Prime Minister Saara Kuugongelwa Amadhila yesterday said retirement fund investments are crucial for local investment. Speaking at the 14th Annual Conference of the Retirement Funds Institute, which was themed “the perfect storm is here”, the Prime Minister noted that while the regulations require at least 1.75% of retirement assets be invested locally, the intention is not to induce the maximum amount of investments to that benchmark, but to induce the industry to identify opportunities for local investments.
She added that Covid-19 brought to the fore local investment opportunities where domestic savings residing in pension funds industry can be deployed. “The industry should harness this potential for local investment to optimise investment returns, while supporting local economic recovery and resilience building and ensuring compliance with the domestic assets requirement.”
Kuugongelwa-Amadhila noted the pandemic has negatively affected the domestic economy and confirmed that sectors such as tourism and transport have seen massive declines in employment. This, she added, led to disruptions in contributions as well as earlier than planned withdrawals from retirement funds.
The prime minister further advised the retirement funds industry to remain resilient to external shocks for it to remain strong.
“The industry remains critical to support the national economic recovery initiatives. Government has adopted initiatives such as public-private partnership (PPP) that offer opportunities for investment of our local savings through collaboration between government and the private sector. The industry has an opportunity, through PPP, to also share its expertise to help with the realisation of strategic national initiatives to improve service delivery, besides growth promotion and optimisation of returns on investment,” she stated.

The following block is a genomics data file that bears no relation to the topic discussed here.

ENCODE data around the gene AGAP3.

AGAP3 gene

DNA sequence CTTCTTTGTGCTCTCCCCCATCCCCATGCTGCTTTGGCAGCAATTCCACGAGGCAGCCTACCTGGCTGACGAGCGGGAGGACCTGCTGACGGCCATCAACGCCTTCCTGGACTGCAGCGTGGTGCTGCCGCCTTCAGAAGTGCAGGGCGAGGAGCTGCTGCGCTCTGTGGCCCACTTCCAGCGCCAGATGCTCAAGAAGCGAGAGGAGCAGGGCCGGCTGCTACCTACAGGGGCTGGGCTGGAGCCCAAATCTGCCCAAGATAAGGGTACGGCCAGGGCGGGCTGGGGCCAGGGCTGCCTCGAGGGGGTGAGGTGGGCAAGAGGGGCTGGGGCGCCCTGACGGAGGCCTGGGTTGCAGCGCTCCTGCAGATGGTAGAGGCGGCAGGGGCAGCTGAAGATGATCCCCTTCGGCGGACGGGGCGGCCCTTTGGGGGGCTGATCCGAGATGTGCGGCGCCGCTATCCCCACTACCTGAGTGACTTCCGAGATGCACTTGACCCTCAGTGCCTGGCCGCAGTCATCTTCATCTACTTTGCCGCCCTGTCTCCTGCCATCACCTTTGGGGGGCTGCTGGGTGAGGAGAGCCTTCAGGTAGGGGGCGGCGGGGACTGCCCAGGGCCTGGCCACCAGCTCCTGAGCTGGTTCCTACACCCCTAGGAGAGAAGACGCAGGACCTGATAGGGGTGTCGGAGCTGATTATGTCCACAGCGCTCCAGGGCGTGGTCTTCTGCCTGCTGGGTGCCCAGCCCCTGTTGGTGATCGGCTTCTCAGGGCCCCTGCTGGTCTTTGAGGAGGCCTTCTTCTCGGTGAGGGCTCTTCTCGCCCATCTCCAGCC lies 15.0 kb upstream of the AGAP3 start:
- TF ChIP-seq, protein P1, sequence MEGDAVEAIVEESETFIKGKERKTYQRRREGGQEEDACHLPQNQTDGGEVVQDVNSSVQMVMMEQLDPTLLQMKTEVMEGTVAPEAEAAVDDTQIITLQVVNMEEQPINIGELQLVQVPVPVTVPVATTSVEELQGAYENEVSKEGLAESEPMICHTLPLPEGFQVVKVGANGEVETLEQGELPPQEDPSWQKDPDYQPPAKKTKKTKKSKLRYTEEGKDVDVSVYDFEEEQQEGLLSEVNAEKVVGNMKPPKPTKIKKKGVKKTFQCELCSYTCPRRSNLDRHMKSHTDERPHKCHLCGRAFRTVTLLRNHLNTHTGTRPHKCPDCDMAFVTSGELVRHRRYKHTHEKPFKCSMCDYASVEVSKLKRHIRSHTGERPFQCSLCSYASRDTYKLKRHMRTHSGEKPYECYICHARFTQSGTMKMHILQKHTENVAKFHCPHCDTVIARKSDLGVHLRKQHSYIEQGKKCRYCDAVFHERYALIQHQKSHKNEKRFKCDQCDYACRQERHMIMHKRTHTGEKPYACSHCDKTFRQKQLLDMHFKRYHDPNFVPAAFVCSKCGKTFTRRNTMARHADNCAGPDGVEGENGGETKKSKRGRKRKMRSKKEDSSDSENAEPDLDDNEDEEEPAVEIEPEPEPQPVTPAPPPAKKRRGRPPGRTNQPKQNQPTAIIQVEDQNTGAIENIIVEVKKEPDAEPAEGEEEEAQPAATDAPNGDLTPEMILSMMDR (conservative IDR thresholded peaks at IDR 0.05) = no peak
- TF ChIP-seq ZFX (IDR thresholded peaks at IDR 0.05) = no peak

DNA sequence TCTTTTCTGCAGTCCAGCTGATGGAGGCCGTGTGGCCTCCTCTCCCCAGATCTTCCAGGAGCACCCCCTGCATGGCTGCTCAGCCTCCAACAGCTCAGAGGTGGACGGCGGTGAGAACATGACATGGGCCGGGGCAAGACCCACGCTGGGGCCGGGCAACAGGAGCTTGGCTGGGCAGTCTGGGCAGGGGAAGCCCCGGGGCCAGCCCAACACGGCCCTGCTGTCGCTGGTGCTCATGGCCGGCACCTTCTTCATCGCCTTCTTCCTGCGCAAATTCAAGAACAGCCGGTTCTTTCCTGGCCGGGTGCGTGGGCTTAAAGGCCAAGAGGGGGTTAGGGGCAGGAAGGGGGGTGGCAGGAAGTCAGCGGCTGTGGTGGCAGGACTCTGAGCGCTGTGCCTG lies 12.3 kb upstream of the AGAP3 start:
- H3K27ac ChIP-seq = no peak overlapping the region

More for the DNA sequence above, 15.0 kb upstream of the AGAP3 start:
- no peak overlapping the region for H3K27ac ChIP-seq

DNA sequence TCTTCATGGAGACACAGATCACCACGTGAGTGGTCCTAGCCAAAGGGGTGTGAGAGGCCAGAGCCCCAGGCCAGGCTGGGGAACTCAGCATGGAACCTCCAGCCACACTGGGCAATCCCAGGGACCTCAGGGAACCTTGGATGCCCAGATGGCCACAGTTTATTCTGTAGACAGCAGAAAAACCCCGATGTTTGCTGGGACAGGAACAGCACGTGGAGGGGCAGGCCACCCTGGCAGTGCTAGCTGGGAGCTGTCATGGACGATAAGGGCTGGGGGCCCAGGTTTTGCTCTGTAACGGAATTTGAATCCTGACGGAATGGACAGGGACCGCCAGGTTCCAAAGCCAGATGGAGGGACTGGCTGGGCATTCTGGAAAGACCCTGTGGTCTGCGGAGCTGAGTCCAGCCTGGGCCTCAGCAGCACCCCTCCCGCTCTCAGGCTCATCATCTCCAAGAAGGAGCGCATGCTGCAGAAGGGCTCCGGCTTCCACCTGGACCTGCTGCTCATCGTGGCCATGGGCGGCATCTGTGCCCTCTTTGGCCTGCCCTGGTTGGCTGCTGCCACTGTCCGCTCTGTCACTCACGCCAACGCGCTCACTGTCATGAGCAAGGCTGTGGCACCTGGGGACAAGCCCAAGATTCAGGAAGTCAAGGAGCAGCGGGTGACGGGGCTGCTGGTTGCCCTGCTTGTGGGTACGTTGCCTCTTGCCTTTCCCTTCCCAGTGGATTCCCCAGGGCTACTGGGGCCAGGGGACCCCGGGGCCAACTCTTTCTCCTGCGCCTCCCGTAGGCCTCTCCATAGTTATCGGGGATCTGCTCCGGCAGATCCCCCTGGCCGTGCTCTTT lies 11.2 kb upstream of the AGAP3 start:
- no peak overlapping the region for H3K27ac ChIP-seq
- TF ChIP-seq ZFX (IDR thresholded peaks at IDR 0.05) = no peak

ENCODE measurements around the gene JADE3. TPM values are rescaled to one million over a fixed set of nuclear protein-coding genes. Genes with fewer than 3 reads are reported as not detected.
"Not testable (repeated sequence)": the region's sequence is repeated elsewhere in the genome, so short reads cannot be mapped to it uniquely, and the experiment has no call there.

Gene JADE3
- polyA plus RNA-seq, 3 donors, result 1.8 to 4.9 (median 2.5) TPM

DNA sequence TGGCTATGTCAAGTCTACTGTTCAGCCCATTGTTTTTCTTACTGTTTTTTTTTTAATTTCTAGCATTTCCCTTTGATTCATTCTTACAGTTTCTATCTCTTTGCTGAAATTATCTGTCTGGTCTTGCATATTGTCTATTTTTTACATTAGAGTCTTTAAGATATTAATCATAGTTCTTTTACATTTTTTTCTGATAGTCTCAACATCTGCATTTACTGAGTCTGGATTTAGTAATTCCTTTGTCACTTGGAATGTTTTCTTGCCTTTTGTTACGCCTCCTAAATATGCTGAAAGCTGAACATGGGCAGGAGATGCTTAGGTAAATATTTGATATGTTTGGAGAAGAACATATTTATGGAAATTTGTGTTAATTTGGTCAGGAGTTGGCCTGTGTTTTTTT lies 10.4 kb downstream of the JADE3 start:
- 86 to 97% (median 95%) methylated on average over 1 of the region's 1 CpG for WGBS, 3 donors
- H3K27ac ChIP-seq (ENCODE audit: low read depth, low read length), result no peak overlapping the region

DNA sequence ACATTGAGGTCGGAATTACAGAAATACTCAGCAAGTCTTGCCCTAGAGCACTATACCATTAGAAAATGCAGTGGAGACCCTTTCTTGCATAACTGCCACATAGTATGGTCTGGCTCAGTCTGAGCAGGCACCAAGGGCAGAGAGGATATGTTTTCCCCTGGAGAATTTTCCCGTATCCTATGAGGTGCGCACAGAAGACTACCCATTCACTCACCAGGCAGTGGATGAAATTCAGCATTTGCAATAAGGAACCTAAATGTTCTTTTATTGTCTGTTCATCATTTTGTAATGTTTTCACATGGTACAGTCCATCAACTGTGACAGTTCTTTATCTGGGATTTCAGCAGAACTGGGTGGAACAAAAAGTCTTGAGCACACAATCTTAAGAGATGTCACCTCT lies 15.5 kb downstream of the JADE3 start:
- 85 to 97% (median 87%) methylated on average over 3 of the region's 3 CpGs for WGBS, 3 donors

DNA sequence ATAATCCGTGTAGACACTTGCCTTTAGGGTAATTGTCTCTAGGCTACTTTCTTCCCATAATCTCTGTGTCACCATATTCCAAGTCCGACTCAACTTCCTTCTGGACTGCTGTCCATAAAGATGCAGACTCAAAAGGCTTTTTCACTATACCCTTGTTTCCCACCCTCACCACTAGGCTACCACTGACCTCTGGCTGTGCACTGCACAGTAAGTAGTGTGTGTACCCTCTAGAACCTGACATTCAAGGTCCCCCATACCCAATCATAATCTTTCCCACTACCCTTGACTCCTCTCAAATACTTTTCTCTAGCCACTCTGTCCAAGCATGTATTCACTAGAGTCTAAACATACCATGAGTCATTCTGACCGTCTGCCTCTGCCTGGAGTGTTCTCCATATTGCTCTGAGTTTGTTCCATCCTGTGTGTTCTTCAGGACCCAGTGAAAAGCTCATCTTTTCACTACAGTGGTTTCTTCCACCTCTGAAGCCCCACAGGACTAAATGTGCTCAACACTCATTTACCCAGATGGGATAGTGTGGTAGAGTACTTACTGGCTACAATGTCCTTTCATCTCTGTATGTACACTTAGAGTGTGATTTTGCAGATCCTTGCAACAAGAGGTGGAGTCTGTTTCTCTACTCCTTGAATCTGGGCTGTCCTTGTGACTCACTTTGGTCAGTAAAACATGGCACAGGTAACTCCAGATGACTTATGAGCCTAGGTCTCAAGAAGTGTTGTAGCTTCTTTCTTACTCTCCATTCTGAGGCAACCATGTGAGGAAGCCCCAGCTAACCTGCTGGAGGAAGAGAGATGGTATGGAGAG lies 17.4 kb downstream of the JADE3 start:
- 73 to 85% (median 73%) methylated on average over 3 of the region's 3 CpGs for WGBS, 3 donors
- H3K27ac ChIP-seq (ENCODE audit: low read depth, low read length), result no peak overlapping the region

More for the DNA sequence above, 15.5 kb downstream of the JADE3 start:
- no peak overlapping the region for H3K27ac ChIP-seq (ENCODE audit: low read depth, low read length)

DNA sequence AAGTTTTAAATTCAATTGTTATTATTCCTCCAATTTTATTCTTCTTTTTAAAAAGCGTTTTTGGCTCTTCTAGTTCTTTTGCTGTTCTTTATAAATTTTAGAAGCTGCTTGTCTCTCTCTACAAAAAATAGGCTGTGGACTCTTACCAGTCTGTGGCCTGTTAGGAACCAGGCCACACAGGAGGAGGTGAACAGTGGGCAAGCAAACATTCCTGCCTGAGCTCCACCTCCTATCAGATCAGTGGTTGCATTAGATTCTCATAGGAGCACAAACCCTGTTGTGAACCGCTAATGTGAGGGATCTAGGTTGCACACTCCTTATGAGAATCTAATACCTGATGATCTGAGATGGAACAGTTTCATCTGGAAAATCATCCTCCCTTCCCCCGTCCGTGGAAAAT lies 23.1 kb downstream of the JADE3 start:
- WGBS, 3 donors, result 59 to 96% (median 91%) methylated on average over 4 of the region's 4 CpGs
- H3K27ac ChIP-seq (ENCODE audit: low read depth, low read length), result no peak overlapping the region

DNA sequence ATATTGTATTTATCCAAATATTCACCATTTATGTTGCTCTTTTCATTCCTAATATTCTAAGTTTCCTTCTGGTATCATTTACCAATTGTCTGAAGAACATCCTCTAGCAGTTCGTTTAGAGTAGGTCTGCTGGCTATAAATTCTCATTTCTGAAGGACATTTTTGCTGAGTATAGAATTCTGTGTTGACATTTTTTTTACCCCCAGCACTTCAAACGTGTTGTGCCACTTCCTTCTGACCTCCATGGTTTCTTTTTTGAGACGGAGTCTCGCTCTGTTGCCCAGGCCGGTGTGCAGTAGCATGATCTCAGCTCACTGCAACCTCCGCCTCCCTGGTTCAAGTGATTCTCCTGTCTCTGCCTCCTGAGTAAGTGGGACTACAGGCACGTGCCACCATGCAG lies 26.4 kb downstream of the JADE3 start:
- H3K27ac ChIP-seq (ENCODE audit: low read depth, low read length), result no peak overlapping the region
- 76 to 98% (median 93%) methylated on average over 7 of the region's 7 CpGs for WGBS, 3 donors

Kuugongelwa-Amadhila continued that it is incumbent upon government to ensure an effective regulatory environment for the industry for the protection of the consumers and savers and for the preservation of members funds invested into these entities.
She informed the conference that the Financial Institutions and Markets Act has now been promulgated to, amongst others, enhance the role of the regulation and create mechanisms for complaints handling by members.
“The regulatory approach follows a risk based method to ensure that the focus is put on areas that pose the greatest risk to meeting regulatory objectives, in line with international best practices. Other reforms under the new regulatory framework include registration requirements for pension fund administrators, and prescription of certain requirements for establishments of boards, amongst others,” she explained.
On the same occasion, CEO of Namibia Financial Institutions Supervisory Authority (Namfisa), Kenneth Matomola, said the authority recognises the fact that focusing its supervisory efforts on entities or areas which are deemed to pose the highest risk is crucial in the industry. Thus, he said, adopting a risk-based approach to supervision will allow the authority to ensure that action is taken to mitigate unacceptable risks and also to allocate resources based on the areas of greatest risk.
He further stated that risk based supervision tends to be ineffective due to organisational resistance to change, the inability to attract required levels of resources and skills, improper use of or inadequate tools to support processes, and inadequate quality assurance.